North Korea fits well into this picture. In North Korea, too, resources are scarce, individuals try to maximize their utility, and an allocation of resources takes place. The individual’s rational choice is influenced by a number of country-specific factors, hence the aggregate result of individual economic activity—or the aggregate output—is below optimal levels, and the resource allocation process is inefficient. A neoclassical or liberal economist would start from here, looking for the limiting factors on the micro level and trying to find ways to remove them. The debate would then focus on the question of (quantitative) reform versus (qualitative) regime change, and on the details of both options, leading directly to transitology/transformation theory.
Another classical economist, Karl Marx, attempted to transcend the limitations of individual- and state-centered approaches and developed a class-based concept (Marx and Engels, 1983). Ownership or non-ownership of the means of production, and the broader concept of relations of production, determine the individual’s position in society. Despite the progressive role of the bourgeoisie in its early stage of existence, in the long run development would only be possible if the limits of class antagonism were overcome through revolution in a society. Marx emphasized the existence of a universal path of development that is governed by natural or “objective” laws, which we can at best ascertain, but by no means affect or alter through individual action (Hahn, 1968).
Marx’s theory has been applied in socialist countries such as North Korea as a rationale for replacing existing—in fact, often just emerging—capitalist economic orders with autocratic political systems and centrally planned economies based on state ownership.
However, this approach neglects Marx’s basically positive perspective on development as necessarily passing through stages. He argued that capitalism was an important and necessary stage in the development of a society, one that cannot simply be skipped. Accordingly, even from a Marxist point of view, the underdevelopment of the North
Korean economy can be understood. First and implicitly, in any country a mature capitalist market economy had to exist for a prolonged period before capitalism would itself create the various contradictions that finally would cause its collapse and result in transition to socialism. Lenin (1972) was the first to break this rule for pragmatic reasons by establishing a socialist order in a country that had barely left feudalism behind. Others followed, including Mao Zedong and Kim Il-sung, arguing that the model had to be altered to match the concrete conditions in their countries. In this view, revolution would make it possible to advance directly to socialism in the absence of mature capitalist development. Interestingly, this clearly runs counter to Marx’s claim of having created a meta-theory based on the discovery of objective, “natural” laws—although it is exactly this “scientific approach” that has been constantly cited in socialist countries as a major source of system legitimization. Against this background, it could be argued that North Korea is underdeveloped not because it followed Marx’s model, but because it did not do so. In fact, there is not much to “follow”; Marx mainly interpreted development and made predictions, not normative prescriptions.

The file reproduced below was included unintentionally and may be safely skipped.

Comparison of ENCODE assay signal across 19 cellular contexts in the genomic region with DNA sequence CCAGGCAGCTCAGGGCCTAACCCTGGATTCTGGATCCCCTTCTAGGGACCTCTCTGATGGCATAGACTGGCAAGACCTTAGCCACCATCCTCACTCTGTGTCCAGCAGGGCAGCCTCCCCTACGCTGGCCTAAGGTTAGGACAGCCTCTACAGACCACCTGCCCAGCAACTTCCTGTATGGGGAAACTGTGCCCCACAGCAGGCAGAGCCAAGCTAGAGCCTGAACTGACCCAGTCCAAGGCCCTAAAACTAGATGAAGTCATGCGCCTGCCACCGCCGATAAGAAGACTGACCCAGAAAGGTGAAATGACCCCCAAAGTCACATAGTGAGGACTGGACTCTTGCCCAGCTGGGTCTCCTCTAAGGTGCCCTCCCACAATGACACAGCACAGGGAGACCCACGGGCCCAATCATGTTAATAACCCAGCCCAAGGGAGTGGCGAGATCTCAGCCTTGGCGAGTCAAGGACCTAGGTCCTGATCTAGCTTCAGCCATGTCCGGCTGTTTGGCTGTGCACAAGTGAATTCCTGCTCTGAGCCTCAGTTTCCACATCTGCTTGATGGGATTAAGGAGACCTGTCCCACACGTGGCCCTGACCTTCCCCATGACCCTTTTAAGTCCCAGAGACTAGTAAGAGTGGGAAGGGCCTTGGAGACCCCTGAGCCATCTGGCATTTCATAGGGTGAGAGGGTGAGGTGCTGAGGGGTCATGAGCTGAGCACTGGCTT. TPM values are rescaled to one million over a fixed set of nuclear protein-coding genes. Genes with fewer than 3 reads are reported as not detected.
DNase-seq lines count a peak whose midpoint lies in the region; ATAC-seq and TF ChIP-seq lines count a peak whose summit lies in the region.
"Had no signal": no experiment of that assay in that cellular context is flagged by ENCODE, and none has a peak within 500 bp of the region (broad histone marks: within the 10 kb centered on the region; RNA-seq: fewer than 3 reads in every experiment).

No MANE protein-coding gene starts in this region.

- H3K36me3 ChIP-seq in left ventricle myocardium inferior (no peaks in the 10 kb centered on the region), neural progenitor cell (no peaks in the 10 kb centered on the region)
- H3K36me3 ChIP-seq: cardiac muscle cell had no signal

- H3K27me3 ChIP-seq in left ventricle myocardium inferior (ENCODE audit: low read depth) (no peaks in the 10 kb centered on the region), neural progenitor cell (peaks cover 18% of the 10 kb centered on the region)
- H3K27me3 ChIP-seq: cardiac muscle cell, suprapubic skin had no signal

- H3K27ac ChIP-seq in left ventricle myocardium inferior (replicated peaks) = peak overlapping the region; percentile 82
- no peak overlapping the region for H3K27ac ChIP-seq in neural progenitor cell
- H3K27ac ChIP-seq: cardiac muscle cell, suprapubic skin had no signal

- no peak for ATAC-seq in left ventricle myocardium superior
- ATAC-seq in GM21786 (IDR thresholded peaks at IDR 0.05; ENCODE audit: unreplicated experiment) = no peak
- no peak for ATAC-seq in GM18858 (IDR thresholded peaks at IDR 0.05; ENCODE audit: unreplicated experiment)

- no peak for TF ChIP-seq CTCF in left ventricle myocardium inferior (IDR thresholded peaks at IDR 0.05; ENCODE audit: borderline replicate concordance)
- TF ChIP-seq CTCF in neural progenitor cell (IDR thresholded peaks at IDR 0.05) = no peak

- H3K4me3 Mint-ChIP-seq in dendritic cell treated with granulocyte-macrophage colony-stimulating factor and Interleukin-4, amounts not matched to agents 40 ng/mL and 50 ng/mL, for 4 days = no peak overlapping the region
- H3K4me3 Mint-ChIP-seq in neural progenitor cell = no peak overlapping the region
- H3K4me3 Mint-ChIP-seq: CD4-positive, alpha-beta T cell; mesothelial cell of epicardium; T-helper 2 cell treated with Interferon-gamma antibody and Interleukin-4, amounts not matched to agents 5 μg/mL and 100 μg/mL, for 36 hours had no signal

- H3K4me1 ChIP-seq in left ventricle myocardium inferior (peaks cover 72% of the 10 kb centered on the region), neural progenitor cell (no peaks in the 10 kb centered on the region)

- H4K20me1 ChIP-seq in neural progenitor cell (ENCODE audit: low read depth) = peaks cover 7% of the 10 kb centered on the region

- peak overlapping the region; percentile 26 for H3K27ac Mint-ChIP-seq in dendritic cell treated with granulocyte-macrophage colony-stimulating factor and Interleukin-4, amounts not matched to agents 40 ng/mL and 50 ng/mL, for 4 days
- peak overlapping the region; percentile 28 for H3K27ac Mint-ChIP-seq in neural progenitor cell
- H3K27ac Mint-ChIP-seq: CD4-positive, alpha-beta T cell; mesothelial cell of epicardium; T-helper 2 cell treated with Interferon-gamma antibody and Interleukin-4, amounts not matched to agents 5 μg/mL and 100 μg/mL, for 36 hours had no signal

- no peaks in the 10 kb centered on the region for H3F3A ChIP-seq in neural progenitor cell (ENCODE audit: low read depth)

Keynesian economists emphasize aggregates and argue that macroeconomic trends can override microeconomics; they focus on the demand side rather that on output (Balaam and Veseth, 1996). Recognizing the heavy cost of market failure and rejecting the idea of a general trend towards equilibrium, Keynesian economists suggest a targeted state intervention in the process of resource allocation through an active fiscal policy to balance, via a counter-cyclical policy, amplitudes in demand. Development depends on the ability of the state to prevent a collapse of the economy. From this perspective, the North Korean state on one hand plays too big a role; it should give up direct control, utilize indirect fiscal policy instead, and give the economy the necessary space to increase the aggregate demand and thereby foster development. On the other hand, the North Korean state seems to lack the basic arsenal of information and tools for efficient macro-management of the economy. Such a Keynesian approach would therefore lead to suggestions on reforms to improve, among others, state efficiency.